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Liverpool FC unveil plans for new £50 training complex at Kirkby

Outline area of the planned new training ground at Kirkby



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Liverpool FC and Knowsley Metropolitan Borough Council (KMBC) have announced joint plans for a proposed redevelopment of the Reds’ Academy site in Kirkby, including improvements for local residents and the community playing fields at Simonswood Lane.

A public consultation is being held next month for local residents and businesses to discuss the proposed plans in more detail.

LFC’s vision is to bring its first team and Academy football training operations and facilities together on one site. The £50m proposal includes the construction of a new combined training centre, the redevelopment of the existing facilities at the Academy and designs to convert the main pitch into an indoor pitch.

As part of the proposed masterplan, KMBC is leading on proposals to provide new and improved football pitches and sports facilities to the area, working closely with local football teams, including Kirkby AFC. The much-needed upgrade to the pitches will be able to support the highest level of amateur football matches with new changing facilities and car park.

The surrounding area will also see improvements which include new dog-walking and cycling paths, new lighting and improved security with a CCTV system. To enable the proposals to go ahead, LFC will need to purchase additional land immediately adjacent to the Academy site and close part of Moss Lane between Simonswood Lane and Arbour Lane.

The public consultation will be held on Wednesday March 8 at Northwood Community Centre (Gilescroft Avenue, Northwood, Kirkby, L33 9TW) from 2pm GMT until 8pm and will be open to local residents and the wider community. Residents will have the opportunity to view the proposed plans, speak with members of the project team and leave their feedback.

As part of the wider plans, LFC is also proposing a redevelopment of the club’s existing first-team training ground at Melwood. This proposed development could provide around 160 family homes in West Derby and newsletters have been posted to local residents to seek their feedback on the proposals.

Andy Hughes, chief operating officer at Liverpool FC, said: “Our proposed plans to bring the first team and young players together in one location is a really exciting proposition. The scheme includes state-of-the-art facilities which will be used to support the development of our players and provides all-weather training options.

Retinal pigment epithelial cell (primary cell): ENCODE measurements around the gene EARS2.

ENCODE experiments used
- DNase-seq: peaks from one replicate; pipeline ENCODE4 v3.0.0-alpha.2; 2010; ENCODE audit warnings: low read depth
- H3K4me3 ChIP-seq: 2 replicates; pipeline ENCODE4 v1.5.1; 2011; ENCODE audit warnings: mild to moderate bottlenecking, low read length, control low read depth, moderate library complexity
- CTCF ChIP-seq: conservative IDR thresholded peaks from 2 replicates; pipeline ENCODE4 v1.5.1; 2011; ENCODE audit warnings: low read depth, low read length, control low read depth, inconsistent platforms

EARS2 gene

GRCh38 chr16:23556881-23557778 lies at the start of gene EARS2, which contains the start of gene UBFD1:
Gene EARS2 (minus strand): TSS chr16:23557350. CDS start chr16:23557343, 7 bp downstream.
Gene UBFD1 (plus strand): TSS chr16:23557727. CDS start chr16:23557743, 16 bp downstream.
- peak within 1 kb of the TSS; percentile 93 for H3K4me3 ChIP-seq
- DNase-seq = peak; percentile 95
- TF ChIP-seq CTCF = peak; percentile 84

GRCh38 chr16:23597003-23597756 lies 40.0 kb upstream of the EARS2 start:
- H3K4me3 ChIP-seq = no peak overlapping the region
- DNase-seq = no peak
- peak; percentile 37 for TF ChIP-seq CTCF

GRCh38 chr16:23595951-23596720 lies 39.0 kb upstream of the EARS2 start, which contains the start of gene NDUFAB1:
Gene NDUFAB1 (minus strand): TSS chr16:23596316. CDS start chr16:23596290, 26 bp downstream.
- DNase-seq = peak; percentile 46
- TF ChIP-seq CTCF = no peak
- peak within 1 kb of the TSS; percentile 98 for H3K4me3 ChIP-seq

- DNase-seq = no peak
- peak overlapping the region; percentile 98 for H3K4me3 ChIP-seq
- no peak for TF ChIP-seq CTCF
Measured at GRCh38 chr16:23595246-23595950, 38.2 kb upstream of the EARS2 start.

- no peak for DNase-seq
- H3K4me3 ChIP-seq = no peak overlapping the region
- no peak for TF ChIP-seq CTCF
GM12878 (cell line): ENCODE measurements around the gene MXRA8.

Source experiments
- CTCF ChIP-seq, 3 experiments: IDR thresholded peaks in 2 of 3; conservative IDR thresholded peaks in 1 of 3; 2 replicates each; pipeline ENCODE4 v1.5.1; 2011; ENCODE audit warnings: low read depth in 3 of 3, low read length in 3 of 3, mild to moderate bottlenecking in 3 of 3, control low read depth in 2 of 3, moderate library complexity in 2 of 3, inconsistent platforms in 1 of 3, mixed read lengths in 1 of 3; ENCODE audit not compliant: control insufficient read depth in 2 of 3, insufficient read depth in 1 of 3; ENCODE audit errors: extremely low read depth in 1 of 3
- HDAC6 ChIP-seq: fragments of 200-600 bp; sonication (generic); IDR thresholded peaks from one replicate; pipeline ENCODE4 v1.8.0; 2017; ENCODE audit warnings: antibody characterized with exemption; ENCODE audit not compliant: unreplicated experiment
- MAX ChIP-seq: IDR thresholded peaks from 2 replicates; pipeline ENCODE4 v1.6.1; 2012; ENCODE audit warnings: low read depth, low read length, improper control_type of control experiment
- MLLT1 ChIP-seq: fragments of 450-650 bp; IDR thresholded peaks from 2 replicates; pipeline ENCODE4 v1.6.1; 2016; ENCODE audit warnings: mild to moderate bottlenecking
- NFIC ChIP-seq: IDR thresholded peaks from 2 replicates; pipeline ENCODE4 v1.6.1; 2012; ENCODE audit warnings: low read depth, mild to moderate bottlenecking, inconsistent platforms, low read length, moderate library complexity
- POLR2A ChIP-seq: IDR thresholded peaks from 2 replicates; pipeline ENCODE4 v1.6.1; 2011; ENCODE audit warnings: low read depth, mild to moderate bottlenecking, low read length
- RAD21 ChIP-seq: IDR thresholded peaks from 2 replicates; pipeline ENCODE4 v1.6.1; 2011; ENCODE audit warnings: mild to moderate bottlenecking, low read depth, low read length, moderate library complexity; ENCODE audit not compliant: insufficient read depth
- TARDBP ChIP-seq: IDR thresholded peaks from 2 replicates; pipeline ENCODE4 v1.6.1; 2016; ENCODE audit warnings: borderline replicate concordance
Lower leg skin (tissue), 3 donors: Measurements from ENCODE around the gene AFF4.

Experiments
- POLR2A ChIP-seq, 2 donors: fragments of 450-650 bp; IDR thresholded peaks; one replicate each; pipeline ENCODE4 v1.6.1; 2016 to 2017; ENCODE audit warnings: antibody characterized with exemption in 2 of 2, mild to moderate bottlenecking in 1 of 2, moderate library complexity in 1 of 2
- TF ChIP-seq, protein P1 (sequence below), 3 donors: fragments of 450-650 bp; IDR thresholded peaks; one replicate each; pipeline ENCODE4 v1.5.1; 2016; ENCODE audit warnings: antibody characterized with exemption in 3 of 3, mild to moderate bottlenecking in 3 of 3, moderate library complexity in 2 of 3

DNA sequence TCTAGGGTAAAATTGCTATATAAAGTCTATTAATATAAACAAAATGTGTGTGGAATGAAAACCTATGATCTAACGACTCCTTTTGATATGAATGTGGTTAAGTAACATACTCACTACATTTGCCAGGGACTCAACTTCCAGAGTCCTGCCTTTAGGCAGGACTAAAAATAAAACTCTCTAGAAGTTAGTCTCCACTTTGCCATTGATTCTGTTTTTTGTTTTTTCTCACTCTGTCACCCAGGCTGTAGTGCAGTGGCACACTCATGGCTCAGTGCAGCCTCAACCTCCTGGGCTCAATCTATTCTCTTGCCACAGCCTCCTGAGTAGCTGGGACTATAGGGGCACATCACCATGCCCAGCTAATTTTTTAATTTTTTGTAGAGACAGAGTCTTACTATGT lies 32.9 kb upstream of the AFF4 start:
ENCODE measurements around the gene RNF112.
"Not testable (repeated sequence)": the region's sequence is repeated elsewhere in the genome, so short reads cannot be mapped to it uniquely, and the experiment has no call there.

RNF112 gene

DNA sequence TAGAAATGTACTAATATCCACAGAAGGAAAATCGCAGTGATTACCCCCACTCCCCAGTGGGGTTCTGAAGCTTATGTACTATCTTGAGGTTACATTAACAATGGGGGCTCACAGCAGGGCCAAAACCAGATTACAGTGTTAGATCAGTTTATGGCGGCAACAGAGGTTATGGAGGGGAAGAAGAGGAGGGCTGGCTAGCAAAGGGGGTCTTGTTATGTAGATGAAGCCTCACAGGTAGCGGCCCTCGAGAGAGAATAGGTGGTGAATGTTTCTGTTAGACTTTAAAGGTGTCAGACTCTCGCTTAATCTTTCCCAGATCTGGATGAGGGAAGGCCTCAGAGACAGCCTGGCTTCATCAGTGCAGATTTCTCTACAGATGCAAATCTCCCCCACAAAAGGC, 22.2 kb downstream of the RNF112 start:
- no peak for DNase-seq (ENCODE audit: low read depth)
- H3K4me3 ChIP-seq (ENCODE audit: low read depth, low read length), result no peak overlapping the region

“We are also working closely with Knowsley Council on plans to make substantial improvements for the local community. These include new and improved football pitches and sports facilities to support grass roots and amateur football teams, and developments to the surrounding areas for local residents.

“We recognise that Melwood has played a significant role in the club’s success and forms an important part of our history. However, the Melwood site is limited in space and is unable to accommodate our longer-term ambitions, which is why we are exploring options on the Academy site.

“We are encouraging our neighbours and local residents in Kirkby to attend to the public consultation to see the proposals first hand.”

Knowsley Council’s cabinet member for regeneration and economic development, Cllr Graham Morgan, added: “We have been working closely with Liverpool Football Club and the local community to develop these plans for the site on Simonswood Lane in Kirkby.

“As well as developing the LFC Academy site, the plans include proposals to provide new and improved football pitches and sports facilities for local teams and the community.

“I would encourage local residents and businesses to come along to the public consultation event to find out more and give their opinions. That feedback will then be used as part of the planning process in due course.”

Mike Pugh, secretary of Kirkby AFC, said: “Kirkby AFC supports and welcomes the proposals for the enhanced sports facilities at Simonswood Lane.”

Representatives from Liverpool FC and KMBC as well as experts in planning, construction and transport, will be available at the public consultation to answer questions.
 

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LFC confirms stadium accessibility plans for 2017-18 season

This latest news follows last week’s announcement that LFC plans to make further improvements to Anfield’s provision for disabled supporters ahead of the 2017-18 season.

The plans include:


  • Significant redevelopment work at Anfield starting at the end of the 2016-17 season

  • Over 250 wheelchair positions to be available for disabled supporters

  • Improved viewing positions for visiting disabled supporters

  • New raised disabled bays in the Centenary Stand for home disabled supporters

  • Around 1,000 general admission seats impacted by the redevelopment

  • Works planned to be completed for start of 2017-18 season

Despite the historic structure of the stadium, the club has made an incredible amount of progress at Anfield over the past five years by listening to fans with disabilities and developing the areas that are important to them.